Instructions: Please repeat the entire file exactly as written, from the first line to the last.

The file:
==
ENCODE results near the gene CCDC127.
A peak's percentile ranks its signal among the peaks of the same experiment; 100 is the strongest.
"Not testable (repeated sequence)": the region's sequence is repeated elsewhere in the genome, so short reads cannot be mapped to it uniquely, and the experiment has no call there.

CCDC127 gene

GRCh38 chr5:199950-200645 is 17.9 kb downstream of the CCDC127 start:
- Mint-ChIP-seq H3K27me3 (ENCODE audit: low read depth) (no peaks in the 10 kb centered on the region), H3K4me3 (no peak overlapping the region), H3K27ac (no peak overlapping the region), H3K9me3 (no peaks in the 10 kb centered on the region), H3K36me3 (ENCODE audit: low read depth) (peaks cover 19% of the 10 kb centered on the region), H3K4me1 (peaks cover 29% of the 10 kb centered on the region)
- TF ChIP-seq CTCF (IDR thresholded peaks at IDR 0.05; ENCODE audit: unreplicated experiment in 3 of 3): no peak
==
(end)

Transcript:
ENCODE results near the gene CCDC127.
A peak's percentile ranks its signal among the peaks of the same experiment; 100 is the strongest.
"Not testable (repeated sequence)": the region's sequence is repeated elsewhere in the genome, so short reads cannot be mapped to it uniquely, and the experiment has no call there.

CCDC127 gene

GRCh38 chr5:199950-200645 is 17.9 kb downstream of the CCDC127 start:
- Mint-ChIP-seq H3K27me3 (ENCODE audit: low read depth) (no peaks in the 10 kb centered on the region), H3K4me3 (no peak overlapping the region), H3K27ac (no peak overlapping the region), H3K9me3 (no peaks in the 10 kb centered on the region), H3K36me3 (ENCODE audit: low read depth) (peaks cover 19% of the 10 kb centered on the region), H3K4me1 (peaks cover 29% of the 10 kb centered on the region)
- TF ChIP-seq CTCF (IDR thresholded peaks at IDR 0.05; ENCODE audit: unreplicated experiment in 3 of 3): no peak